dc.description.sponsorshipSepracor Inc.
dc.description.sponsorshipNovartis
dc.description.sponsorshipMarinus Pharmaceuticals, Inc.
dc.description.sponsorshipOrtho McNeill
dc.description.sponsorshipAbbott
dc.description.sponsorshipSchwartz Biomedical
dc.description.sponsorshipLLC.
dc.description.sponsorshipLundbeck Inc. (Ovation)
dc.description.sponsorshipKing Pharmaceuticals
dc.description.sponsorshipSepacor Inc.
dc.format.extent1555-1563
dc.identifierhttp://dx.doi.org/10.​1212/​WNL.​0b013e3182194bd3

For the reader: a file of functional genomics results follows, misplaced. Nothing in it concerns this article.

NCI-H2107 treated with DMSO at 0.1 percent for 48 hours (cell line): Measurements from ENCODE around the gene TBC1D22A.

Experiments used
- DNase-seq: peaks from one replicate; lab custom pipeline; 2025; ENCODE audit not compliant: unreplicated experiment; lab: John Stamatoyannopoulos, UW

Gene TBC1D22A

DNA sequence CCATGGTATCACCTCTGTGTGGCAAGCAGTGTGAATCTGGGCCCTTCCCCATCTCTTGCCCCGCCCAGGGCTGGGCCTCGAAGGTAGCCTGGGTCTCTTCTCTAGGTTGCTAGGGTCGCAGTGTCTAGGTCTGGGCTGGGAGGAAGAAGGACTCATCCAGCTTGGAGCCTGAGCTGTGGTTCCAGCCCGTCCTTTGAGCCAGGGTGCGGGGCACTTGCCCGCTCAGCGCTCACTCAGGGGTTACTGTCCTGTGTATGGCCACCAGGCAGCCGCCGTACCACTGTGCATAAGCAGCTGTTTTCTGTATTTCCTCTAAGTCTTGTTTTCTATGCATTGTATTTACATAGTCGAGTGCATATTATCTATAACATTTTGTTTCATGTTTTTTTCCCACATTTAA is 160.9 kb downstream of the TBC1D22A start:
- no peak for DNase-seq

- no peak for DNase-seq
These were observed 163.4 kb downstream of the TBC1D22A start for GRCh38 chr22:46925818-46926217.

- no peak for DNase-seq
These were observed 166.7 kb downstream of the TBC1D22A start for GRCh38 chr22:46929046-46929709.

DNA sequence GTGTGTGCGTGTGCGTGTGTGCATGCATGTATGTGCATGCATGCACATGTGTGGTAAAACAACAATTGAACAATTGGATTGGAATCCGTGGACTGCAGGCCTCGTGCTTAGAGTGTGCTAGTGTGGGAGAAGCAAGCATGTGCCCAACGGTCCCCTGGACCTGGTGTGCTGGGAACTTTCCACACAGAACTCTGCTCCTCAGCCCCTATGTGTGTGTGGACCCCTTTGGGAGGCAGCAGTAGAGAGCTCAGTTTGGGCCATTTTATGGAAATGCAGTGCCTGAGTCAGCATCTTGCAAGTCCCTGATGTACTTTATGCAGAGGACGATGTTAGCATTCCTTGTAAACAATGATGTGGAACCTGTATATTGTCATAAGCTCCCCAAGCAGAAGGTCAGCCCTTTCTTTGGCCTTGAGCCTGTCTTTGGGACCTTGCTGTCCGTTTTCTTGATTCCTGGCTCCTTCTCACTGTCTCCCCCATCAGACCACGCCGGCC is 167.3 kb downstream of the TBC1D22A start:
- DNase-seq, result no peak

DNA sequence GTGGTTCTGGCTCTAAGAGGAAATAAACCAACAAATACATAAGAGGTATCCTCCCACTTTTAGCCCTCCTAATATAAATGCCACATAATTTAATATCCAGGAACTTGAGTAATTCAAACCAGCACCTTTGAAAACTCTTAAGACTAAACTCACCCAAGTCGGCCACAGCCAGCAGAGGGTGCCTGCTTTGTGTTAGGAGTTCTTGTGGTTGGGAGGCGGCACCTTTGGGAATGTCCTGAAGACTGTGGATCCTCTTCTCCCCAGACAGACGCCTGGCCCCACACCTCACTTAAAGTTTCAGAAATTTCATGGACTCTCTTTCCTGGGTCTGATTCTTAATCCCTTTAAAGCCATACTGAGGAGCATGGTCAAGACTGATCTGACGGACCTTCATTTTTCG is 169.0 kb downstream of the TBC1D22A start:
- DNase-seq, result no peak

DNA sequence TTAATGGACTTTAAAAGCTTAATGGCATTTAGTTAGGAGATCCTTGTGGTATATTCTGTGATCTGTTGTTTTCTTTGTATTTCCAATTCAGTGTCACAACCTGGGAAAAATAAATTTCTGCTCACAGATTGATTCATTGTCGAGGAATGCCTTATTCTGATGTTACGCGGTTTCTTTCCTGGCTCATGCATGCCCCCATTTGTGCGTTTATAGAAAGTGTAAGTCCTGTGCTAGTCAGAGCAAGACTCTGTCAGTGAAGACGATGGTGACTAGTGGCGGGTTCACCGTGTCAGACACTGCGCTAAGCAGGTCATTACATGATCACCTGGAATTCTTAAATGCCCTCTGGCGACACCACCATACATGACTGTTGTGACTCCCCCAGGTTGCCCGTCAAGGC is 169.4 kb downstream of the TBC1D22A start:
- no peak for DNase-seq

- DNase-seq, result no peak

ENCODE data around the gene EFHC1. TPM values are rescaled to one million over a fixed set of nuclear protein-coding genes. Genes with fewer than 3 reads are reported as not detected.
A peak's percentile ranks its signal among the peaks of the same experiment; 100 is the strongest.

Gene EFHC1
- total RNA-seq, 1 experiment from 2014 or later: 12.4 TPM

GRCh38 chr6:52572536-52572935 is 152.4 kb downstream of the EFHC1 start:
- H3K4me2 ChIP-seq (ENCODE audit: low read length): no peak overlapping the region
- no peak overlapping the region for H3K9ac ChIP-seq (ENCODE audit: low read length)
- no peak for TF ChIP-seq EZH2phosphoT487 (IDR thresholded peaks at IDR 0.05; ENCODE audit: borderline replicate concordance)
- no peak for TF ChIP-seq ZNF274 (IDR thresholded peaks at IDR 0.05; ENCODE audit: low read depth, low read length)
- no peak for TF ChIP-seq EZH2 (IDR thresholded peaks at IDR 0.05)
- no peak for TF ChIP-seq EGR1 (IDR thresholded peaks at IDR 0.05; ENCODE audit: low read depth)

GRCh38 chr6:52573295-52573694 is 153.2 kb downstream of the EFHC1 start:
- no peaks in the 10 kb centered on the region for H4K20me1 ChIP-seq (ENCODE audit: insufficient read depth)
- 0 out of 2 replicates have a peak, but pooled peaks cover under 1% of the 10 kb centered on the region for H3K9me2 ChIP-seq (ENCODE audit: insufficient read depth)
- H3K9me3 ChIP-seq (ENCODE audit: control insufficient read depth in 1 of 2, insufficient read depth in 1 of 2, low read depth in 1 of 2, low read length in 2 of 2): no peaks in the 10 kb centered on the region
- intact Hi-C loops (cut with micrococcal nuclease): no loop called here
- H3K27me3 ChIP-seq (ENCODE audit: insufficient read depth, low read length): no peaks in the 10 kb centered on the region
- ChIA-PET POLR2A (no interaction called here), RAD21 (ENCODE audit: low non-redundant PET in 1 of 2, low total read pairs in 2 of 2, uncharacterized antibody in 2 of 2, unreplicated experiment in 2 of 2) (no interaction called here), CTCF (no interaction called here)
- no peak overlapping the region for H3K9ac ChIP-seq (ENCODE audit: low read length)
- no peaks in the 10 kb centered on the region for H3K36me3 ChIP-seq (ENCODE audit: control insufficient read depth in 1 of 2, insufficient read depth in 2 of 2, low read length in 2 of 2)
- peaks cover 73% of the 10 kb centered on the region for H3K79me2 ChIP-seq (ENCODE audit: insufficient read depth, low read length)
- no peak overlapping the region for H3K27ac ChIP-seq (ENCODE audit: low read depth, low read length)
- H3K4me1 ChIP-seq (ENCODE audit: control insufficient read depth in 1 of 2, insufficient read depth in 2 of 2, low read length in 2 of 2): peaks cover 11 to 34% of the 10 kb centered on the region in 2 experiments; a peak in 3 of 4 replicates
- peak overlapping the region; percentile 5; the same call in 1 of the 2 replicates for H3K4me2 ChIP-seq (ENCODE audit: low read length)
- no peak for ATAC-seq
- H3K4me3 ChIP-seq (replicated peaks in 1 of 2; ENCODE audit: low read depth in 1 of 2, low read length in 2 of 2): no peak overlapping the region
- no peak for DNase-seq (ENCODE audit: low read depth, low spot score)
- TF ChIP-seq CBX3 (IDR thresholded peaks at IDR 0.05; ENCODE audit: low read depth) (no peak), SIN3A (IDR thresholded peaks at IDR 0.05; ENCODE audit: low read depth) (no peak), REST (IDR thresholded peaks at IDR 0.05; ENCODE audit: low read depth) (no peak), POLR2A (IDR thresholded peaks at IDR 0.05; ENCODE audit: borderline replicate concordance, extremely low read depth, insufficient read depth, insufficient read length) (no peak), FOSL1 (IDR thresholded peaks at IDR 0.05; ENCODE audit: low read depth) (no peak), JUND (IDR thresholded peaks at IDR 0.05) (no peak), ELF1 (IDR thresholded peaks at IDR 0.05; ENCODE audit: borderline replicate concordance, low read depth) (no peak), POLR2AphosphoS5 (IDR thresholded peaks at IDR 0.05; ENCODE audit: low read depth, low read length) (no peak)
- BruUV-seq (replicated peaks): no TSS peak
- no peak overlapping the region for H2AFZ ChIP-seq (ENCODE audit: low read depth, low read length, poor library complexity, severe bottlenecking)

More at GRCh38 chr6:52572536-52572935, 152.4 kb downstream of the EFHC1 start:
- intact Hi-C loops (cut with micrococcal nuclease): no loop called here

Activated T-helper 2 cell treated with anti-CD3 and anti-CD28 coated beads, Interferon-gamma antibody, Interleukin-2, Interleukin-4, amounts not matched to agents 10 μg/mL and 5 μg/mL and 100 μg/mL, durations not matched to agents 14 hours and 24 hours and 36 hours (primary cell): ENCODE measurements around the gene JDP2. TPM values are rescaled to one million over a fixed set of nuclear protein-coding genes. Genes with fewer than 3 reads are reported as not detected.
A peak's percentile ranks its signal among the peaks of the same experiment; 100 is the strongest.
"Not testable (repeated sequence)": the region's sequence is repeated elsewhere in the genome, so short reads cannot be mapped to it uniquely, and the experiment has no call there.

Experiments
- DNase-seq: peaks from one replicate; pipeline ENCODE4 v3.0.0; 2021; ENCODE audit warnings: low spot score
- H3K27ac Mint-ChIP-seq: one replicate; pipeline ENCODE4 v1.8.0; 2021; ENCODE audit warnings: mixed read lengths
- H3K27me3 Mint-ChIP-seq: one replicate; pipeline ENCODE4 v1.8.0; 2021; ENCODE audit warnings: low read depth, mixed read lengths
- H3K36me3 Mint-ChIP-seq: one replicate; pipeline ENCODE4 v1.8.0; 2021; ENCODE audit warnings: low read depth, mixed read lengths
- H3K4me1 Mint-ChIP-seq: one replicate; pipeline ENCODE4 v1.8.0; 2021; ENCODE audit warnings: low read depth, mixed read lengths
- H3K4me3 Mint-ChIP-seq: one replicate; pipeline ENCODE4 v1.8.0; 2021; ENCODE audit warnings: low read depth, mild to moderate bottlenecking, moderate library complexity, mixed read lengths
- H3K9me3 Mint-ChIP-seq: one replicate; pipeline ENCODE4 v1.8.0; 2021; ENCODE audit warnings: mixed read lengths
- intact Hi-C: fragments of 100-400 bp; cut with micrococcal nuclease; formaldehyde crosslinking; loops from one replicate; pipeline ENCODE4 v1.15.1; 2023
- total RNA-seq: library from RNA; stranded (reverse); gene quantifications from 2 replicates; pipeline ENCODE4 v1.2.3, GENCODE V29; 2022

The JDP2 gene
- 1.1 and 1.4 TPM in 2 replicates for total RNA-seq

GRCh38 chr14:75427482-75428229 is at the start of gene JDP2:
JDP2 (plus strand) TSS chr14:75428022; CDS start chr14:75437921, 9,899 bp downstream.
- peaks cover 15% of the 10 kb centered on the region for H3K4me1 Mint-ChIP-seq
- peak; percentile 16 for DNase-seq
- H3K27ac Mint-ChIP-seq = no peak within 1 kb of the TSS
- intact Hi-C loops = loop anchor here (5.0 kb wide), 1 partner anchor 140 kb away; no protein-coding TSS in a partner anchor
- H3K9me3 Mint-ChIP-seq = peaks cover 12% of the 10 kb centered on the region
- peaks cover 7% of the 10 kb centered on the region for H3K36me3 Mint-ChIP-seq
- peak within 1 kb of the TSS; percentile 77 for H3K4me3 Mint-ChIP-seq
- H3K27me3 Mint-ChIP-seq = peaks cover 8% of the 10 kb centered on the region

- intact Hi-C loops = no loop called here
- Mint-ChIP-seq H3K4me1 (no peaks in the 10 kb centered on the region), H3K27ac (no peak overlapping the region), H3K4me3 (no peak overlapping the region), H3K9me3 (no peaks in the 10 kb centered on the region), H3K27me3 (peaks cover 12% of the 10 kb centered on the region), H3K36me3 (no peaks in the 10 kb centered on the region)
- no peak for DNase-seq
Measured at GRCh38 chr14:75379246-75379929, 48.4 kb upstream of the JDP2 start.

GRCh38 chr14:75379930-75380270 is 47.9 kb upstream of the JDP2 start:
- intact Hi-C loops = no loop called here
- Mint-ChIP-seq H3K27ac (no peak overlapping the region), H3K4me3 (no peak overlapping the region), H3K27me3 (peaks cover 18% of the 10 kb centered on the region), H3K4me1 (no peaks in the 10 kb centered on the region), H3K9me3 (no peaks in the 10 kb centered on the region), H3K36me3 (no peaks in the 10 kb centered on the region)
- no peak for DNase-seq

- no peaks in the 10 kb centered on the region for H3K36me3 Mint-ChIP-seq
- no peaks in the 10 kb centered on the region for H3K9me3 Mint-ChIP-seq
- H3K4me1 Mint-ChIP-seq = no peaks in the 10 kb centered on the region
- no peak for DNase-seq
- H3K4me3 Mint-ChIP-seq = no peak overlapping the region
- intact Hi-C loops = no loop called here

dc.identifier.citationNeurology. Philadelphia: Lippincott Williams & Wilkins, v. 76, n. 18, p. 1555-1563, 2011.
dc.identifier.doi10.​1212/​WNL.​0b013e3182194bd3
dc.identifier.issn0028-3878
dc.identifier.urihttp://repositorio.unifesp.br/handle/11600/45019
dc.identifier.wosWOS:000290150800007
dc.language.isoeng
dc.publisherLippincott Williams & Wilkins
dc.relation.ispartofNeurology
dc.rightsAcesso restrito
dc.titleRandomized, double-blind, placebo-controlled trial of ezogabine (retigabine) in partial epilepsyen
dc.typeArtigo